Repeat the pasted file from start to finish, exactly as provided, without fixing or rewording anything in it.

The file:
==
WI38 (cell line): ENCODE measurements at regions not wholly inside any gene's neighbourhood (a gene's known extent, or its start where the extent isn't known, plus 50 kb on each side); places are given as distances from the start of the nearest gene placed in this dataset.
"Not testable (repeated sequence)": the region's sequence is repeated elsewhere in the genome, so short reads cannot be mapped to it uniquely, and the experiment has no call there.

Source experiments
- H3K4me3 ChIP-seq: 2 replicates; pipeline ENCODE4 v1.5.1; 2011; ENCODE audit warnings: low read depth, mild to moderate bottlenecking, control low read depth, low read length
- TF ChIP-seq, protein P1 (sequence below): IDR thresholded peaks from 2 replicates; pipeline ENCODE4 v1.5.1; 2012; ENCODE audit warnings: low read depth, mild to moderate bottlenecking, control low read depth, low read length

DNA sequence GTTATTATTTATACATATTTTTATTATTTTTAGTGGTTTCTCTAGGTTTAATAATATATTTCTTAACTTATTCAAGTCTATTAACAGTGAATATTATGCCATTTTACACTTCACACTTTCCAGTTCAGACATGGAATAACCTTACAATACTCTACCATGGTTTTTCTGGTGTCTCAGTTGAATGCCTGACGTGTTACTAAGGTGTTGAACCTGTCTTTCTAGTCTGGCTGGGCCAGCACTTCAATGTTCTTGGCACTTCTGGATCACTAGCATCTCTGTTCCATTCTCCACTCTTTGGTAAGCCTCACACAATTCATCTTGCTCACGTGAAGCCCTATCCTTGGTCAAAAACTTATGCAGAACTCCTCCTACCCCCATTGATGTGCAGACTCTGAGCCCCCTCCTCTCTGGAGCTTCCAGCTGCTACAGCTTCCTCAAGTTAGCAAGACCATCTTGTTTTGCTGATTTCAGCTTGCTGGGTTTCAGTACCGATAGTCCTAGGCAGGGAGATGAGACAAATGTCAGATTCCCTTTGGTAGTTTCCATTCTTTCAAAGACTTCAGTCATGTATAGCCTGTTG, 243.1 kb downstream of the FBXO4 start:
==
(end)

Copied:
WI38 (cell line): ENCODE measurements at regions not wholly inside any gene's neighbourhood (a gene's known extent, or its start where the extent isn't known, plus 50 kb on each side); places are given as distances from the start of the nearest gene placed in this dataset.
"Not testable (repeated sequence)": the region's sequence is repeated elsewhere in the genome, so short reads cannot be mapped to it uniquely, and the experiment has no call there.

Source experiments
- H3K4me3 ChIP-seq: 2 replicates; pipeline ENCODE4 v1.5.1; 2011; ENCODE audit warnings: low read depth, mild to moderate bottlenecking, control low read depth, low read length
- TF ChIP-seq, protein P1 (sequence below): IDR thresholded peaks from 2 replicates; pipeline ENCODE4 v1.5.1; 2012; ENCODE audit warnings: low read depth, mild to moderate bottlenecking, control low read depth, low read length

DNA sequence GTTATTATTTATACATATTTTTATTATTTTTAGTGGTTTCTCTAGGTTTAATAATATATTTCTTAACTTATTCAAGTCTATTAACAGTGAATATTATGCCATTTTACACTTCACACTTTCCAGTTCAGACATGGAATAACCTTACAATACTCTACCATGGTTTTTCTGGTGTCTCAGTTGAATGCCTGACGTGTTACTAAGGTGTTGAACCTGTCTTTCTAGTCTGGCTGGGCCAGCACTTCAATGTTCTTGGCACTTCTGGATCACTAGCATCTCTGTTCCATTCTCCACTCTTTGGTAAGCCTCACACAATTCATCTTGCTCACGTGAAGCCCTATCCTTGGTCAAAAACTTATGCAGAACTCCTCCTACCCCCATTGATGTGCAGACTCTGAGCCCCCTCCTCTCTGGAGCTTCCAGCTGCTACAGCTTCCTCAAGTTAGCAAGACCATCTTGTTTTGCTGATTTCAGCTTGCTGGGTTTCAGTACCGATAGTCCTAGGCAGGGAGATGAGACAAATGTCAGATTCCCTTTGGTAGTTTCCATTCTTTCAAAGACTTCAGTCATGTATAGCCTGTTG, 243.1 kb downstream of the FBXO4 start: